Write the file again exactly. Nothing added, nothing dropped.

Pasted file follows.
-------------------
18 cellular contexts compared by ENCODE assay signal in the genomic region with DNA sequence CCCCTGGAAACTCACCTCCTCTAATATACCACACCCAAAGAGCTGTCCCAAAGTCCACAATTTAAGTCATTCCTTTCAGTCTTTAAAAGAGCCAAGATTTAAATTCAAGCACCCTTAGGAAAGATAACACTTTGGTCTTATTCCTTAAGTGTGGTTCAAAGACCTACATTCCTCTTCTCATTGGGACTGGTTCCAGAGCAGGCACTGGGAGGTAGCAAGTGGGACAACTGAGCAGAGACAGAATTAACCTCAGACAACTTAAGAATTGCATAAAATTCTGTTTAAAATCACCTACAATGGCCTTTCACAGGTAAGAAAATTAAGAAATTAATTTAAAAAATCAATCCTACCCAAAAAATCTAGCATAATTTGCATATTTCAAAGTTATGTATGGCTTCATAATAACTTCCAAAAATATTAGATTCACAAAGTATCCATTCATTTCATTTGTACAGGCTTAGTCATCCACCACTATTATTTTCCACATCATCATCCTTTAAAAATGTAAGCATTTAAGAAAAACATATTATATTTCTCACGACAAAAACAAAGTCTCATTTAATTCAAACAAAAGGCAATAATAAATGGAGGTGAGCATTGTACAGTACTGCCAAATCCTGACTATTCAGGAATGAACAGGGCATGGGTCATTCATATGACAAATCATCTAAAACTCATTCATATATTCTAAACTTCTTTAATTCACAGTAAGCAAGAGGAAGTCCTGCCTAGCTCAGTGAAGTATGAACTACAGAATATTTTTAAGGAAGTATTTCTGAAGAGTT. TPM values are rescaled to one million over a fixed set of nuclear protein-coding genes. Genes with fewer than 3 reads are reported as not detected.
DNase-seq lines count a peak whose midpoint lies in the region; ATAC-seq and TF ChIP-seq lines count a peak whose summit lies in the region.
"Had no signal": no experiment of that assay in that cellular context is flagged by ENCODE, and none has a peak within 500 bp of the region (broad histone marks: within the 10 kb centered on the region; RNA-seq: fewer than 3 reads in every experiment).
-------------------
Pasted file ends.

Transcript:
18 cellular contexts compared by ENCODE assay signal in the genomic region with DNA sequence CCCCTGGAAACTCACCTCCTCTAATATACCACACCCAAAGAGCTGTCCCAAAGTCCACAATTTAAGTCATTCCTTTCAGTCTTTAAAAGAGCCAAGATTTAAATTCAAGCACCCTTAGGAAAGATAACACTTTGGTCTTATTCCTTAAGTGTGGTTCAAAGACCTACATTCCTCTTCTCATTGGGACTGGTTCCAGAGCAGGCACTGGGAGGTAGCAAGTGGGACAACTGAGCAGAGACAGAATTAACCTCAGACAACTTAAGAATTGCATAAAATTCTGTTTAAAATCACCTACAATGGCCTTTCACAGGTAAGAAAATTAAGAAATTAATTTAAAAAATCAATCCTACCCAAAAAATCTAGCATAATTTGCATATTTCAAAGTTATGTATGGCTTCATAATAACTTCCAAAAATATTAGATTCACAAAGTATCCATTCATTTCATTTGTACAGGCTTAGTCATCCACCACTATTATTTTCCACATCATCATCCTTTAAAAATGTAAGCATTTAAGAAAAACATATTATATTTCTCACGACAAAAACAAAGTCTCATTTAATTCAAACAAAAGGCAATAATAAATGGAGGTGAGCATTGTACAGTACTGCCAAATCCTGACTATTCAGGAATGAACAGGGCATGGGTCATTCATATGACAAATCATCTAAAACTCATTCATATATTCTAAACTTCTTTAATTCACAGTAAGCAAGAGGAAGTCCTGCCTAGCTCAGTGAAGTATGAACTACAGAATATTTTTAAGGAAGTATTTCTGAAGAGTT. TPM values are rescaled to one million over a fixed set of nuclear protein-coding genes. Genes with fewer than 3 reads are reported as not detected.
DNase-seq lines count a peak whose midpoint lies in the region; ATAC-seq and TF ChIP-seq lines count a peak whose summit lies in the region.
"Had no signal": no experiment of that assay in that cellular context is flagged by ENCODE, and none has a peak within 500 bp of the region (broad histone marks: within the 10 kb centered on the region; RNA-seq: fewer than 3 reads in every experiment).